In 1987, professional gridiron players from the NFL walked away from the game not long after the start of the season. Three games were played by replacement players.
Once the players got their way, or figured out that they were not as high and mighty as they perceived, they came back.
Is this the scenario we will see in the AFL when play resumes?
Not exactly, but many senior players from the AFLPA has determined that a worldwide crisis is an opportunity to do some sabre rattling.
The players held an online meeting Tuesday afternoon. The meeting took on a sour note when players did not appreciate the plan that would have them isolated for around five months in designated hubs.
The players’ beef is that their families would not be permitted to accompany them.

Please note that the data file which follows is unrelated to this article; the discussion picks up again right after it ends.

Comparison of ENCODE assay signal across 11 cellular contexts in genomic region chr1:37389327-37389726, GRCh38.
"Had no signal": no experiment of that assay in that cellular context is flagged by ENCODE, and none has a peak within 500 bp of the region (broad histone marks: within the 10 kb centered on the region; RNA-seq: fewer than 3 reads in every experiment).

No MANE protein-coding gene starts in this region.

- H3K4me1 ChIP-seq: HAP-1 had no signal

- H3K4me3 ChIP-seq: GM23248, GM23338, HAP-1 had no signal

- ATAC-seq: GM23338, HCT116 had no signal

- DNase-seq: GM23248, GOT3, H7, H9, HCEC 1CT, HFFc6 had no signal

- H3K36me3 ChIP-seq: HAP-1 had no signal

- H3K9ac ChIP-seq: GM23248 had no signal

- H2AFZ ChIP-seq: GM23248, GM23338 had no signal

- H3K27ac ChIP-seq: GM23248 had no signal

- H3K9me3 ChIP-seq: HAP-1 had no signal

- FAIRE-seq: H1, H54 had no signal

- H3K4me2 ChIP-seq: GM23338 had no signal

This is more the sort of thing we would expect from the NBA, where egos always trump the greater good, not the AFL. Richmond players were particularly adamant that the hub plan did not fit their visions of how the Toyota 2020 AFL Premiership competition should be completed.
AFLPA CEO Paul Marsh would not supply many details, but he did say, “The players want to do everything they can and want to play their bit here, but there are significant issues that need to be worked through.”
The AFL itself is mum over revealing what date play can resume, but it is widely thought that the end of May is the target.
Most people involved with the AFL think that a hub system is the only way to restart the season, but the players view the isolation in hubs, such as Gold Coast and Sydney, is salt in the wounds on top of losing 50 percent of their salaries for the remainder of 2020.
We do not know which players are the ringleaders, but we would remind them of one pertinent reality of life for the professional footy player.
For every star who thinks the universe revolves around them, there is an entire galaxy of players who would bolt at the chance to grab a slot in the AFL.